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Thursday, 28 November 2013

Baileys Cheesecake

An all time favourite!  Often supplied frozen to restaurants with absolutely no comparison to the home made version which is very easy to make.

In the restaurant we use a large shallow cheesecake tin approx 25cm in diameter which will give about a dozen portions.

Here's what we use; 400g pack of plain digestive biscuits, 125g butter, 25g brown sugar, 2 tubs Philadelphia approx 600g, 50g white sugar, 100ml double cream and a good measure Baileys Irish Cream.
In a bowl (not glass!) bash your biscuits to a fine crumb.  I pound them with the end of a heavy rolling pin.

Melt the butter and brown sugar together.  A blast in the microwave on half power is just the job.

Make a well in the middle of the biscuits and pour in the melted butter & sugar.  Thoroughly mix the biscuits into the butter and line your cheesecake tin, patting down the biscuit with the back of a wooden spoon.  Put the base in the fridge to set.

 For the topping put the cream cheese, sugar and cream into a bowl and whisk together until the mix is incorporated and slightly thickened.  Now add the Baileys (about half a glass) and gently whisk into the mix.  Taste, and add more Baileys if needed.  You should be able to taste the Baileys, but don't overpower it.

Spread the cheesecake mix over the top of the set biscuit base and return it to the fridge.  I like to give the whole thing a couple of hours in the fridge before serving.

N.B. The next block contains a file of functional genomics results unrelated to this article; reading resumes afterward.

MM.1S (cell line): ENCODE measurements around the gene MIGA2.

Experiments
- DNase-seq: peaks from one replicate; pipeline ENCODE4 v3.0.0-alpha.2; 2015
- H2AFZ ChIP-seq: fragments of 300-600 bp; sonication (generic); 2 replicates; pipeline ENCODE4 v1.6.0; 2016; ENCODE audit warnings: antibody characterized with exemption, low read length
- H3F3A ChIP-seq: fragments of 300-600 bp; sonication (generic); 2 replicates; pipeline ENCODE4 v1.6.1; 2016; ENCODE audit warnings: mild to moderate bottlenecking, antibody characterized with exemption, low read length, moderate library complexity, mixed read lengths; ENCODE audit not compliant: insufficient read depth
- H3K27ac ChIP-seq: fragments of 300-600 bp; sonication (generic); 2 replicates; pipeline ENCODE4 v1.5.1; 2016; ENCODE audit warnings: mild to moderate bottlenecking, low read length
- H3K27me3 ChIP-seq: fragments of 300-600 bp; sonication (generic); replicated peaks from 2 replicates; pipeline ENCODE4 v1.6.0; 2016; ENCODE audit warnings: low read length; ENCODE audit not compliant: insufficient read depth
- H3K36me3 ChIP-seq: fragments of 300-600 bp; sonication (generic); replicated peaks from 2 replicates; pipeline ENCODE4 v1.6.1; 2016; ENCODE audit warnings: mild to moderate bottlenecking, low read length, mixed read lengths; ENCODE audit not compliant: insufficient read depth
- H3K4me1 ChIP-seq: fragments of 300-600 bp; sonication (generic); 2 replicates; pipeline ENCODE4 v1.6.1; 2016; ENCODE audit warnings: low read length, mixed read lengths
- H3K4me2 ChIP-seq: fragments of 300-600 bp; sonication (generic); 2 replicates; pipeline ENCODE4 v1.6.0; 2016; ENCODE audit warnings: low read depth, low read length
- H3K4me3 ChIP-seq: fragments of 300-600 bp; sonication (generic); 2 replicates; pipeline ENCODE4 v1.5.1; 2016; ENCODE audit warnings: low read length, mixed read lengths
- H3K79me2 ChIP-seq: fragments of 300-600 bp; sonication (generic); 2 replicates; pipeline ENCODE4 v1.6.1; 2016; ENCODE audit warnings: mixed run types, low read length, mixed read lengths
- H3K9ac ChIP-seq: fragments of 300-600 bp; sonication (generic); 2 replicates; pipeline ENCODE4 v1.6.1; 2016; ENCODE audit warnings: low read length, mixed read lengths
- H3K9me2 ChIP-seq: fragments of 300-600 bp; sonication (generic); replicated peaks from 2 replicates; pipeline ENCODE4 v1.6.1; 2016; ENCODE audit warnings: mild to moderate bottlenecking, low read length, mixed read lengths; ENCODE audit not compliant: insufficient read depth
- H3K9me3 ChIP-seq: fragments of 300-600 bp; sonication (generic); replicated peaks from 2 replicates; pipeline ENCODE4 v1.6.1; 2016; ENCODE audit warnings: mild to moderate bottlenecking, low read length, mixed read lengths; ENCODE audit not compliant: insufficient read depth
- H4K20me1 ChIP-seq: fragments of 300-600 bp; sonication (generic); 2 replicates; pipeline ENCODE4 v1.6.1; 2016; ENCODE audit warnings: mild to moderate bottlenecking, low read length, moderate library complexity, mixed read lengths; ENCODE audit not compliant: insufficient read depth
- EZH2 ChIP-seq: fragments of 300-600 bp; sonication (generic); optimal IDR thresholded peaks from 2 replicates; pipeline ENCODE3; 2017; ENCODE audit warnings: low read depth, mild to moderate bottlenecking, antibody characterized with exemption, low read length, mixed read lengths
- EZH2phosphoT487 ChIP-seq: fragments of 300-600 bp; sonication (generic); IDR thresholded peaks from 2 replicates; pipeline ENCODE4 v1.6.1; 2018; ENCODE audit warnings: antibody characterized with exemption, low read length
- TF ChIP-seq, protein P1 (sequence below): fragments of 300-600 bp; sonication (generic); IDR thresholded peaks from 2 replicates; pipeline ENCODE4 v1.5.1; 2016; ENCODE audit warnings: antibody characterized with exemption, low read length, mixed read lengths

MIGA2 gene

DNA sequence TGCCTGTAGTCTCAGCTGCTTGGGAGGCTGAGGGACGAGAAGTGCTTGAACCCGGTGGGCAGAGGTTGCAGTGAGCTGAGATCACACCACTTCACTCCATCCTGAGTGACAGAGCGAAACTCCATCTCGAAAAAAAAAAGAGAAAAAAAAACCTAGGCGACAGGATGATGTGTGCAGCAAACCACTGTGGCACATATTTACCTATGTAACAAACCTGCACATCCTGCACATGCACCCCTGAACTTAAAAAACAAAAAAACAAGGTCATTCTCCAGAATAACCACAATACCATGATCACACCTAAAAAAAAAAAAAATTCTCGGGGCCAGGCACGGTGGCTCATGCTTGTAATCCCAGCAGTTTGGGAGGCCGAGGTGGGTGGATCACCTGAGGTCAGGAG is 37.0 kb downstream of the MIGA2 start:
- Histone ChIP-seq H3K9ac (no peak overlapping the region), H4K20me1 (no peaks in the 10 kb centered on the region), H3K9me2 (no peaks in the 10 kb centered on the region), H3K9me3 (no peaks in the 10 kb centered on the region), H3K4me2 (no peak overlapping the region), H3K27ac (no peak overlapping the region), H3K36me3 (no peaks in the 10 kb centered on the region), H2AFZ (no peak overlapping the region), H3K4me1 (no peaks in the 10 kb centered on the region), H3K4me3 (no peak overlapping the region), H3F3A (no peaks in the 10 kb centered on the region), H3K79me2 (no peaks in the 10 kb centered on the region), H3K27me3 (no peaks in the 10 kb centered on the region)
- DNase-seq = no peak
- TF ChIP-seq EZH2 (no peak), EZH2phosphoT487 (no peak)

To serve, cut into wedges, sprinkle a little cocoa powder, pour some cream and, above all, enjoy!

Tuesday, 26 November 2013

Roast Turbot with Prawns in a light Saffron Sauce

Turbot is definately a prince amongst fish!  In this recipe I roast a whole turbot then make a sauce with king prawns, wine, fish stock, saffron and cream all served with fresh home made pasta.  You will notice that the pasta is black, this is because I added squid ink into the dough.  It has very little taste but does wonderful things to the presentation.
Cooking a whole fish on the bone can be tricky, but the extra flavour from the bones is worth the time and effort.
If you take a turbot 1.5kg to 1.8 kg you will get 4 lovely portions from it.
You will notice that I have scored the fish along the back bone directly from the tail to the head.  This will allow the heat into the fish and make it easier to portion for serving.
Place the fish onto a baking sheet and into a pre-heated oven at 200C.  It will need 15-20 minutes to cook.  Once cooked the flesh should feel firm but should also spring back when pressed.
To make the sauce, peel the prawns and add to a pan with a knob of butter.  Cook over a high heat to melt the butter, add a glass of dry white wine and boil off the alcohol, add a glass of fish stock, a few strands of saffron and a half glass of double cream.  Allow the sauce to reduce to a proper sauce consistency.  Be carefull not to overcook the prawns - you can remove them from the sauce.

To remove the fillets, slide a knife in along the backbone, follow the line of bones outward and gently ease the fillet off.  Once both top fillets have been removed you should be able to simply lift out the bone away from the bottom fillets.

Serve with home made pasta or paella rice.
Fish stock and pasta recipes available at